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December 4, 2015

Welsh Institue of Health and Social Care Blog
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» Walking Backwards for Christmas

Introduction by Professor Marcus Longley, Director of WIHSC and Professor of Applied Health Policy Glyn Griffiths is one of the noble band of WIHSC Associates on whom we rely for much of our work.  A pharmacist by training, and a … Continue reading

November 20, 2015

Welsh Institue of Health and Social Care Blog
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» A personal reflection on the structural changes in health and social care in Wales

Introduction by Professor Marcus Longley, Director of WIHSC and Professor of Applied Health Policy This week’s blog is by another long-term friend of WIHSC, Tony Garthwaite, Senior Fellow at the Institute. Many readers will remember Tony as a leading figure … Continue reading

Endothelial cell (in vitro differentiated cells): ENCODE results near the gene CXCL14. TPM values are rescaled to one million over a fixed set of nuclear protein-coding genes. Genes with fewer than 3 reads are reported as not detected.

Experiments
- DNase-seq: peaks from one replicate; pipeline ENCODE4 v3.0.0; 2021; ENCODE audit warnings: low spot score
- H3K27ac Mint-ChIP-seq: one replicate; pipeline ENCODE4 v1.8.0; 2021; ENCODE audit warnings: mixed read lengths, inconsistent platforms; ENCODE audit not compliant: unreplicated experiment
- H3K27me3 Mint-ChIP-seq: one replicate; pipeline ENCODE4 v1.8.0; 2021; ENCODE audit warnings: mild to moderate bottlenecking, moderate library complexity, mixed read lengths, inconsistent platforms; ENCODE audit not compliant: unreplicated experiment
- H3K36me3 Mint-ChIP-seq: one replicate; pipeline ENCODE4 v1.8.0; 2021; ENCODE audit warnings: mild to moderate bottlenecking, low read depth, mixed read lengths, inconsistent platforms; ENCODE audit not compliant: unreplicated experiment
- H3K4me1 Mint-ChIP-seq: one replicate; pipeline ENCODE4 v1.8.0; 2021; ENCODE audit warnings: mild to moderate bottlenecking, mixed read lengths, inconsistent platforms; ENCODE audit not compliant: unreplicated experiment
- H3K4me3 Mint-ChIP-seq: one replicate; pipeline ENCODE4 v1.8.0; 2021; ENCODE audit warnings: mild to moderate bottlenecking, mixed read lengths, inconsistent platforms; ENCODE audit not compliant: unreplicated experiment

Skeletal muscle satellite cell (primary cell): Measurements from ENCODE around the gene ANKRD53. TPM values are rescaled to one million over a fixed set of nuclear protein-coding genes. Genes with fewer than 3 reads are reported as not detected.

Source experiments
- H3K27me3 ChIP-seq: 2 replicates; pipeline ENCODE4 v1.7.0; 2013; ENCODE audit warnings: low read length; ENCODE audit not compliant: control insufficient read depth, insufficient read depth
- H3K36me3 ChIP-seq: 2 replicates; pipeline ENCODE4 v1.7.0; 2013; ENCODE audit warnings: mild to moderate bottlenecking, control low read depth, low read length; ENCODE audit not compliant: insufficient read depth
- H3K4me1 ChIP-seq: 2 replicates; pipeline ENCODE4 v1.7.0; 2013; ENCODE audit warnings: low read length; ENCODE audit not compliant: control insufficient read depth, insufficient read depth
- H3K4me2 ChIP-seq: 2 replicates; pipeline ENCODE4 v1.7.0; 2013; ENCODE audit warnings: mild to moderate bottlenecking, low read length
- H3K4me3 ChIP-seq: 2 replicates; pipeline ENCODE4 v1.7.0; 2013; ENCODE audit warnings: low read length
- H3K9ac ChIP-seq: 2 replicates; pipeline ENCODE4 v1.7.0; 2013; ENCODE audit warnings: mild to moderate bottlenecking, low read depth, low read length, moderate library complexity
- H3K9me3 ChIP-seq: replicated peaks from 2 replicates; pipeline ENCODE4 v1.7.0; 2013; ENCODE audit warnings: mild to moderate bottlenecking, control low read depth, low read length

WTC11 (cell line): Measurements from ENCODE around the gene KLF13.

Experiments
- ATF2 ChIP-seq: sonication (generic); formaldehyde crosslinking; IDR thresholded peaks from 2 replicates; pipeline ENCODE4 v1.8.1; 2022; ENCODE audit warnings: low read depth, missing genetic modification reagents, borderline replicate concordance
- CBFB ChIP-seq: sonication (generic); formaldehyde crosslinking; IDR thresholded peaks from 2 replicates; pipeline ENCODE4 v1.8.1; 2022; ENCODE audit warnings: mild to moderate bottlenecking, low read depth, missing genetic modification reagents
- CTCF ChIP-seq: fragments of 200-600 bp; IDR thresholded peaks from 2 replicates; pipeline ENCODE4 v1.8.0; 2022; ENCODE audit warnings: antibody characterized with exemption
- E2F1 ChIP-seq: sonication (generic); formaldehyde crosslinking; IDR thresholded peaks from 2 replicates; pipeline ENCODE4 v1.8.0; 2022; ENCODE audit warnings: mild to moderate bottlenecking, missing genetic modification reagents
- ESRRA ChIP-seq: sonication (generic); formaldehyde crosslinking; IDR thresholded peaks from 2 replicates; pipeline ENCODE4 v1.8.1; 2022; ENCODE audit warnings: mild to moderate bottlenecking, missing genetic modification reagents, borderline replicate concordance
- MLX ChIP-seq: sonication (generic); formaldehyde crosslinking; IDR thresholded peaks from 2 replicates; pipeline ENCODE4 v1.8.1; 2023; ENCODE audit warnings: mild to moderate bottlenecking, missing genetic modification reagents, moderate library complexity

September 9, 2010

Welsh Institue of Health and Social Care Blog
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» Trust me, I’m a cutter

Tuesday’s news that the NHS in Wales will need to cut more than £380m by April will have come as no real surprise to anyone. Commentators are beginning to run out of clichés and euphemisms for the process of making cutbacks, and the announcement of the findings of Comprehensive Spending Review on October 20th is focusing. The Spending Review is clearly the major political show in town, and has provided more column inches than any other single issue since the coalition came to power. Indeed it has provided the first significant dividing line in the Labour leadership contest – with different views on the speed of deficit reduction and the role of the state providing some clear water between the candidates.